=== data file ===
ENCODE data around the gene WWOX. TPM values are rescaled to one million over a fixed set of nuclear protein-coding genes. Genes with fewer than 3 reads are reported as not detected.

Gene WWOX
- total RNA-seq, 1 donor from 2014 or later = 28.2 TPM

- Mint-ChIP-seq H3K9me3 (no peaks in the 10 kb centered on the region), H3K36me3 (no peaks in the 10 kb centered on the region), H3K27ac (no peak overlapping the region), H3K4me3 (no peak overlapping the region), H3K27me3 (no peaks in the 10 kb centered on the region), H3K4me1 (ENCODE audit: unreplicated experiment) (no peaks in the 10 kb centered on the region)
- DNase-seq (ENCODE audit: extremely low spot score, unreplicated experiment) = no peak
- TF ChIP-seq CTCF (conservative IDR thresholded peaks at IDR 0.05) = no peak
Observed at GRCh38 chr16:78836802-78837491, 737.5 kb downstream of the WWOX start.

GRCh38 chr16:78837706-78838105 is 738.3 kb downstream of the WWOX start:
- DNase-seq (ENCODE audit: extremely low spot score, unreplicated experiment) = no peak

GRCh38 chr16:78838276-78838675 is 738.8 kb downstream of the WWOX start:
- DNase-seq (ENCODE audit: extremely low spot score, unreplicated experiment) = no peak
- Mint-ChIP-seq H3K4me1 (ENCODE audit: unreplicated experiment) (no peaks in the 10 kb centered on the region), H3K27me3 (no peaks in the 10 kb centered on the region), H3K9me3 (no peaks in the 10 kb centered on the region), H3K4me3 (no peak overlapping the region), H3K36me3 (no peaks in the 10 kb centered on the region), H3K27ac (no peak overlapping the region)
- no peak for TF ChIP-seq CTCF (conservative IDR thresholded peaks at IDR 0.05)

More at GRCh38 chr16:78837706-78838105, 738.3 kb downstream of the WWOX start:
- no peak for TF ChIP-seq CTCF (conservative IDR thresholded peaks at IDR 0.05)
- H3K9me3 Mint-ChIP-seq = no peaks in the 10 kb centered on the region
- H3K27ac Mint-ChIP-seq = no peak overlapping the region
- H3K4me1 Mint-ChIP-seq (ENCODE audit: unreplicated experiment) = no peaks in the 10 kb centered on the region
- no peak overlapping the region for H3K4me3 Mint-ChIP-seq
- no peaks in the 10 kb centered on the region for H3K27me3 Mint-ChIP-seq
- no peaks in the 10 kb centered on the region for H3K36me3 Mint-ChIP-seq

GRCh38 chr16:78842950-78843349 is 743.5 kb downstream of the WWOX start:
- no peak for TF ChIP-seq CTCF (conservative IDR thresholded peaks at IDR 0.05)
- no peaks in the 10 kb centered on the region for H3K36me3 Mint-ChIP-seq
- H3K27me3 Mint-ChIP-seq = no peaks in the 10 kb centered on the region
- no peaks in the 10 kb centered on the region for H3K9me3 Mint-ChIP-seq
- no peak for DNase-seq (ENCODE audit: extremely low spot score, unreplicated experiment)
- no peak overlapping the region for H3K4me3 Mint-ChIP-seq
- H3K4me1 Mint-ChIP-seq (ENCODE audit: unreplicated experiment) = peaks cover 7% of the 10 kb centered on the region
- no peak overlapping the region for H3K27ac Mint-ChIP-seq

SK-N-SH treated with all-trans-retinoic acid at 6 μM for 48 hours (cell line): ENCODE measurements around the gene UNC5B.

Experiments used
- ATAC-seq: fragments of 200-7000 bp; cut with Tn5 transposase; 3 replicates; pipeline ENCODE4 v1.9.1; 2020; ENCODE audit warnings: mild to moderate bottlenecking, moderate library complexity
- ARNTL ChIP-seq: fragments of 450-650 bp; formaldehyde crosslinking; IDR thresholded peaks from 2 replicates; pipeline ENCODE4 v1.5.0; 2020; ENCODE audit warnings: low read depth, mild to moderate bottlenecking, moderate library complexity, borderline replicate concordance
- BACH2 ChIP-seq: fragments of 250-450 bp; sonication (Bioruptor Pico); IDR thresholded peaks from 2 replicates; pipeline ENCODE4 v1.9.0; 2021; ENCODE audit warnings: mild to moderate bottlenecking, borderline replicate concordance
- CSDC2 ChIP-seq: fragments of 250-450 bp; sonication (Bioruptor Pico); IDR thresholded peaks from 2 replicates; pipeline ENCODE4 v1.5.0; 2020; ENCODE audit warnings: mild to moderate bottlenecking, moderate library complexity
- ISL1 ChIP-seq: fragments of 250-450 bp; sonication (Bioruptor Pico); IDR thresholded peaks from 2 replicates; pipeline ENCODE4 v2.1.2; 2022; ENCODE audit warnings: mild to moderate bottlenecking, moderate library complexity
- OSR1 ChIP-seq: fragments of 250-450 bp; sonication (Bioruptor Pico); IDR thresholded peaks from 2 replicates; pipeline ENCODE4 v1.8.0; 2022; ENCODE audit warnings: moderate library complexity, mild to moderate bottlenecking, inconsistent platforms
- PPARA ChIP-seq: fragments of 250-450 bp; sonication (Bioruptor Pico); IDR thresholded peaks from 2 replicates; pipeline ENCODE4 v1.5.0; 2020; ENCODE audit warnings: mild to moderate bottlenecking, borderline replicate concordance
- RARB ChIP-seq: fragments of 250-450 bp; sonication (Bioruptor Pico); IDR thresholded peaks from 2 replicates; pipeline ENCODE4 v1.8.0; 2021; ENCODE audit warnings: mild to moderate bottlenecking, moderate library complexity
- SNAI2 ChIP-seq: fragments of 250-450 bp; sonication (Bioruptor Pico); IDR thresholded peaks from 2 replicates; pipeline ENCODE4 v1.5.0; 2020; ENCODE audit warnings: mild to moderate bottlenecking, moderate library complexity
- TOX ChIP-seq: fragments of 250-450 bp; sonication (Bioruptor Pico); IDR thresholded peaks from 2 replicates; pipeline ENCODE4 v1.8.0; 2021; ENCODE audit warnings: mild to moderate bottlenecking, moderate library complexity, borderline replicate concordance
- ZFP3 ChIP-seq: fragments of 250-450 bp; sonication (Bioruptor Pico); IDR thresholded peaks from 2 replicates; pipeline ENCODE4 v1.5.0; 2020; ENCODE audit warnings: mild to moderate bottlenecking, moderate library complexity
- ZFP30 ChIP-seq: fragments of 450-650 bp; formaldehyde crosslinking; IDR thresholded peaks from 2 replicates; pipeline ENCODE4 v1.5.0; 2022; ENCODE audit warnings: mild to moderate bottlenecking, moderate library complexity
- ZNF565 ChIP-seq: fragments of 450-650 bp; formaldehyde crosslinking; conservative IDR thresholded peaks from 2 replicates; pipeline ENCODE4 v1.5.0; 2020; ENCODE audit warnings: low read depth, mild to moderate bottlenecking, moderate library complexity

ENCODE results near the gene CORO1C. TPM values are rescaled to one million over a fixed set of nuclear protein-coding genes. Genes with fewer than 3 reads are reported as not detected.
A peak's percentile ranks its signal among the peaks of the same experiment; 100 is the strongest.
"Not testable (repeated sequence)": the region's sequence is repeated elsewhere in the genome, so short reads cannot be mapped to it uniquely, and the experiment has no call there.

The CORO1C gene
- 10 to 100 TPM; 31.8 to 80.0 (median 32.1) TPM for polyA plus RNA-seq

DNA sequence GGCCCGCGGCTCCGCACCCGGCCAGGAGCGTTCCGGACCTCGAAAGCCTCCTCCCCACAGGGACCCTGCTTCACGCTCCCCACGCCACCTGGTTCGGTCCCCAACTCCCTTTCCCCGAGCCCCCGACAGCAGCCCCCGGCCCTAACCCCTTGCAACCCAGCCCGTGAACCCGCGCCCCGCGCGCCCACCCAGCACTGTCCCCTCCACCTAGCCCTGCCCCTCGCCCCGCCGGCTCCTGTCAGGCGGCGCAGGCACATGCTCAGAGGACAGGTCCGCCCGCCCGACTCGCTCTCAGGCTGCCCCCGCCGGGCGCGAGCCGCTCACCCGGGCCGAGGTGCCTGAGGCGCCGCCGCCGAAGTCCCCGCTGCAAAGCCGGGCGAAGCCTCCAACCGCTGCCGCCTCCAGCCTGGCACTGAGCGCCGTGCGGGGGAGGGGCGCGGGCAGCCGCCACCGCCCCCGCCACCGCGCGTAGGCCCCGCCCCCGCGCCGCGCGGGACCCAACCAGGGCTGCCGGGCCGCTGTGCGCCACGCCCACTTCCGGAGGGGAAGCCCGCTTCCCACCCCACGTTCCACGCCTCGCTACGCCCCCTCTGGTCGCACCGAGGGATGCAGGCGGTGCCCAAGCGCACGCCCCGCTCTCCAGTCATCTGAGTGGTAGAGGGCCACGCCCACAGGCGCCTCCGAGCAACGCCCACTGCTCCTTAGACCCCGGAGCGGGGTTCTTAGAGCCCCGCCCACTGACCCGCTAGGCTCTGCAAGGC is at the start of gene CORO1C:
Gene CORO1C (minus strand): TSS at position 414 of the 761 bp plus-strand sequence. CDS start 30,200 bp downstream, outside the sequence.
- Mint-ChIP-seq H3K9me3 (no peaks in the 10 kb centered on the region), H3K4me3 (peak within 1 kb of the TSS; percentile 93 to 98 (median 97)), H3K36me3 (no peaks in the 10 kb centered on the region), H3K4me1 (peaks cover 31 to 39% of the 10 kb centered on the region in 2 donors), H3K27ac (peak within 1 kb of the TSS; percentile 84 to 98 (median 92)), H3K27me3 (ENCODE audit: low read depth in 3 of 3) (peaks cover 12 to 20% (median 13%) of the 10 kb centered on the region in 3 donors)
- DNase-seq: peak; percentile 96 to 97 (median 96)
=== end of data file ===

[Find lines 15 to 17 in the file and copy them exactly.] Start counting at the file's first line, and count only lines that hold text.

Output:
- no peak for TF ChIP-seq CTCF (conservative IDR thresholded peaks at IDR 0.05)
- H3K9me3 Mint-ChIP-seq = no peaks in the 10 kb centered on the region
- H3K27ac Mint-ChIP-seq = no peak overlapping the region